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Authors would like to deeply thank Duygu Avcı (Boğaziçi University, Turkey), Dr. Olga Diukanova (Fondazione ENI Enrico Mattei, Venice) and Dr. Liliya Salomatina (Institute of Industrial Economics of National Academy of Sciences of Ukraine) for their assistance in questionnaires translation and surveys implementation in Turkey and Ukraine. We are also grateful to Prof Michalis Skourtos, Dr. Areti Kontogianni (Aegean University, Greece) and Dr. Olivia Langmead (University of Plymouth, UK) for valuable comments and input into the questionnaires design. Anna Dermitzaki assisted greatly in the development of the visual materials used in the surveys. Funding for the research presented in this paper has been provided by the SESAME FP 6 project (Southern European Seas: Assessing and Modelling the Changes in Ecosystems) and is gratefully acknowledged. We are also grateful to the editor and two anonymous referees for valuable comments and suggestions.

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Correspondence to Kyriaki Remoundou.



The script depicting budget reductions in the renewable energy projects read as follows:

To cover the cost of the marine restoration programme described above, funds will be raised from the government purse in Ukraine [Turkey]. In this case no new taxes will be introduced. Money will be reallocated to the marine programme through a reduction in the 2010 public budget on renewable energy without any further taxation. Therefore, this money will no longer be available for financing renewable energy projects that would contribute to the increase of the share of renewable energy in the total energy mix in the countries of the Western Black Sea.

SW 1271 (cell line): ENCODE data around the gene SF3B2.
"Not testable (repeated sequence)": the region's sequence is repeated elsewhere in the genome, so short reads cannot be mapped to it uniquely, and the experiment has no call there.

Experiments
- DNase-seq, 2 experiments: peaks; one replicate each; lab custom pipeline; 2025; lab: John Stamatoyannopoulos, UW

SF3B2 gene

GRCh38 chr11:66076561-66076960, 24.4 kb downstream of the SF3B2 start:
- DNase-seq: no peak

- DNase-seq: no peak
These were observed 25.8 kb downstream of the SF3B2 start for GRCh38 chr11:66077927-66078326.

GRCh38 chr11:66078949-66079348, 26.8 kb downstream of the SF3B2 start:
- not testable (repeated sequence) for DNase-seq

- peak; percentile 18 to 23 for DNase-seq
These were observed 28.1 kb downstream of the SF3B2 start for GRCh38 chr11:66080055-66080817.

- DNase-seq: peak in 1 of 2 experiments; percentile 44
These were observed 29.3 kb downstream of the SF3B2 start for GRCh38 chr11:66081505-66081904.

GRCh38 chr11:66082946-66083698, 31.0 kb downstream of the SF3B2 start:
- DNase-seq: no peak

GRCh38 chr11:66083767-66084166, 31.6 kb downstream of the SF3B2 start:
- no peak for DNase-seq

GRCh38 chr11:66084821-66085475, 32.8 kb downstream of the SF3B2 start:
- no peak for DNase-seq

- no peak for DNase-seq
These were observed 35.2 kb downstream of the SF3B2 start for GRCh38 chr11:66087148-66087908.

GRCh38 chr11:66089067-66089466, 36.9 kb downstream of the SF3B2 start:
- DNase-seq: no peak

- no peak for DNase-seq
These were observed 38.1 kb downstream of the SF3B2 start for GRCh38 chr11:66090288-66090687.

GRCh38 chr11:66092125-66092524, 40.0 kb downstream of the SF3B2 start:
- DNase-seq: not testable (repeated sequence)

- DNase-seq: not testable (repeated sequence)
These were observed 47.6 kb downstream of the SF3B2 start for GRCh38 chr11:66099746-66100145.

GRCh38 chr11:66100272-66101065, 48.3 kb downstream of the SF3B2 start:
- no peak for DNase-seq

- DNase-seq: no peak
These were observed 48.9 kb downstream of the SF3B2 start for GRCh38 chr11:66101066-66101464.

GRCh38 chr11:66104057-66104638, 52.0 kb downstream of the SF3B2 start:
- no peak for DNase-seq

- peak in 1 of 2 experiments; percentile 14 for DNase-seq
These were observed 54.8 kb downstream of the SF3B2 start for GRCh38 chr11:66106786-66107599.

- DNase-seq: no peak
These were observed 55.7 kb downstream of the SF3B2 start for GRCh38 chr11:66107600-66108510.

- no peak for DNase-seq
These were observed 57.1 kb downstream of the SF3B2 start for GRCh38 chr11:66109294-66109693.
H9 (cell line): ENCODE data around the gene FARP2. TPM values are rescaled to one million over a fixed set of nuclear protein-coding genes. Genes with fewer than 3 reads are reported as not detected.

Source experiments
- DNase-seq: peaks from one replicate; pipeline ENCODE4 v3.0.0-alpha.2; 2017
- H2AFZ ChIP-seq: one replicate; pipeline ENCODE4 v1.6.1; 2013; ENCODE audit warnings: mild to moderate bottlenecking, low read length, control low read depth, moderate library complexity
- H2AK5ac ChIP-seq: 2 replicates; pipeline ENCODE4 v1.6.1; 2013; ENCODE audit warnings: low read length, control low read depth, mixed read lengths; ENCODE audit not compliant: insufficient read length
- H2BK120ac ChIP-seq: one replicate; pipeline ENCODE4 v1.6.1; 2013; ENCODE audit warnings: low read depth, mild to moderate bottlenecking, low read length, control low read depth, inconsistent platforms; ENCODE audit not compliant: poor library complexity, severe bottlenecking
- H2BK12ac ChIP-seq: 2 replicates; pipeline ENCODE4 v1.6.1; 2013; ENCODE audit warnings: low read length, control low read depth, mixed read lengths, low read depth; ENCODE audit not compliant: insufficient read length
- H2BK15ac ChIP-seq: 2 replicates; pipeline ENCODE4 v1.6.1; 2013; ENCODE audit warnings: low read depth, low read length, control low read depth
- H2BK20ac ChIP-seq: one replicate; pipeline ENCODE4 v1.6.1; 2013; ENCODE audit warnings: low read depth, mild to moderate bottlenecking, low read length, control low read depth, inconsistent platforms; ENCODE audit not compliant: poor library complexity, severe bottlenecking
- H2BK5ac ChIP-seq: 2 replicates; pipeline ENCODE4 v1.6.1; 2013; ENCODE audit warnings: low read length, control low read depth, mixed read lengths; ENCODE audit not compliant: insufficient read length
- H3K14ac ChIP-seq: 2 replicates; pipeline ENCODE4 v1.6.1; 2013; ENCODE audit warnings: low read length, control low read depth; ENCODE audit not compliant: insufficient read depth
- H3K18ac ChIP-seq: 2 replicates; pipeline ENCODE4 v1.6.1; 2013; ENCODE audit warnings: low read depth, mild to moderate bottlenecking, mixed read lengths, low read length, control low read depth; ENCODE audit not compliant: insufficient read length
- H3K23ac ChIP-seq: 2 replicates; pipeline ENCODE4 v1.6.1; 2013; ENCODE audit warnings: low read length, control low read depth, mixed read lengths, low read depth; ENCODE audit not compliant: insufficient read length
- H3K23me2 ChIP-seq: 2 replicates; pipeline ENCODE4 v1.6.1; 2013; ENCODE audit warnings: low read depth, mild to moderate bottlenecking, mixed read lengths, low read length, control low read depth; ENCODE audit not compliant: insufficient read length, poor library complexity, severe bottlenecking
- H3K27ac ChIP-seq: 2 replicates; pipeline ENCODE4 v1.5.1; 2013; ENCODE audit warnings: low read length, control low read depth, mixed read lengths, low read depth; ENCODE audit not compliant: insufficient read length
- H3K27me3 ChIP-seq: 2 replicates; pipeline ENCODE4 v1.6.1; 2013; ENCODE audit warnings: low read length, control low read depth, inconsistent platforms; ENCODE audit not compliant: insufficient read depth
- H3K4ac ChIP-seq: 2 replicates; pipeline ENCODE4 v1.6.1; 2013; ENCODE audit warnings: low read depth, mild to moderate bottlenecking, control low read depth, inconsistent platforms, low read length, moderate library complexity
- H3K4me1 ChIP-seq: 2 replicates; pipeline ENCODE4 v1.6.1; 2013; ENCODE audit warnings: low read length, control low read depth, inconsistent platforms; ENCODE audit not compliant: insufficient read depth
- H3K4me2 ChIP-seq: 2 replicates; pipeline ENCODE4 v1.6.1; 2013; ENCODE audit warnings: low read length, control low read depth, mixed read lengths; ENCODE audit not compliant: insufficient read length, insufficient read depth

Respectively, the script explaining that part of the tax revenues currently being spent on training projects for public servants would be used to finance the marine programme read as follows:

To cover the cost of the marine restoration programme described above, funds will be raised from the government purse in Ukraine [Turkey]. In this case no new taxes will be introduced. Money will be reallocated to the marine programme through a reduction in the 2010 public budget on civil servants’ training expenses without any further taxation. Therefore, this money will no longer be available for financing training projects aiming at improving civil servants’ skills and productivity and at making them work more efficiently and able to support citizens better.

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Remoundou, K., Adaman, F., Koundouri, P. et al. Is the value of environmental goods sensitive to the public funding scheme? Evidence from a marine restoration programme in the Black Sea. Empir Econ 47, 1173–1192 (2014).

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  • Black Sea
  • Marine resources
  • Public goods
  • Stated choice experiment
  • Tax revenues reallocation

JEL Classification

  • H41
  • H50
  • Q51
  • Q57